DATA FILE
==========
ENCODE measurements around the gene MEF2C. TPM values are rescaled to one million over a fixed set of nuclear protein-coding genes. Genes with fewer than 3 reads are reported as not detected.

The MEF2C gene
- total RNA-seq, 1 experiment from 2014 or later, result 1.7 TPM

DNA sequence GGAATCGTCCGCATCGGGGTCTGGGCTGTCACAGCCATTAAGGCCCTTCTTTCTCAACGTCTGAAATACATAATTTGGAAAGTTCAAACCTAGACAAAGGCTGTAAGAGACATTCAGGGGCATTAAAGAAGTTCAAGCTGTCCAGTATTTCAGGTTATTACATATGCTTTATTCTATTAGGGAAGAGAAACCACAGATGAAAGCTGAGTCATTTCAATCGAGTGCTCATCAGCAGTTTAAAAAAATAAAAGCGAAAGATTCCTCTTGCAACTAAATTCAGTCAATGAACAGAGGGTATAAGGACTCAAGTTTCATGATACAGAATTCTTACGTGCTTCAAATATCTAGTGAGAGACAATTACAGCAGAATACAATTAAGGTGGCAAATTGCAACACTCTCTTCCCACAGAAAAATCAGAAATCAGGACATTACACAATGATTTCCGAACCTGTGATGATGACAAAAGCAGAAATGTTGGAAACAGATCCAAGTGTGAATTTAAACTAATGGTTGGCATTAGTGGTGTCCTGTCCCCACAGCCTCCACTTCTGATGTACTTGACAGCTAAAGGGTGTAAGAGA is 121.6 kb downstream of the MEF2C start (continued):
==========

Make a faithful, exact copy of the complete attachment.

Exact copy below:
ENCODE measurements around the gene MEF2C. TPM values are rescaled to one million over a fixed set of nuclear protein-coding genes. Genes with fewer than 3 reads are reported as not detected.

The MEF2C gene
- total RNA-seq, 1 experiment from 2014 or later, result 1.7 TPM

DNA sequence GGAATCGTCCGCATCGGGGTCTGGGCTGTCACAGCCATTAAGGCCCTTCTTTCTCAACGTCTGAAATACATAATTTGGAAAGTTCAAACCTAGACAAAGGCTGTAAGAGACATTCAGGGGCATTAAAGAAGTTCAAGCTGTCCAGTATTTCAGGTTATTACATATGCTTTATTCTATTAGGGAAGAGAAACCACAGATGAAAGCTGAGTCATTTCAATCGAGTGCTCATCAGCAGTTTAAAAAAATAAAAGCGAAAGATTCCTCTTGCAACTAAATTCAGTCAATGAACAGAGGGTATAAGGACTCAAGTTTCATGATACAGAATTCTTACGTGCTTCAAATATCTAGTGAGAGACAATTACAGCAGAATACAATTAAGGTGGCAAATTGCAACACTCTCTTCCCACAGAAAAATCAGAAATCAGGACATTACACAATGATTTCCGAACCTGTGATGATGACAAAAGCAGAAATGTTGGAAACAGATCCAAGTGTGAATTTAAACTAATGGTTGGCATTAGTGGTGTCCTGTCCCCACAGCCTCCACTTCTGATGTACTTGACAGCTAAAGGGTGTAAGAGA is 121.6 kb downstream of the MEF2C start (continued):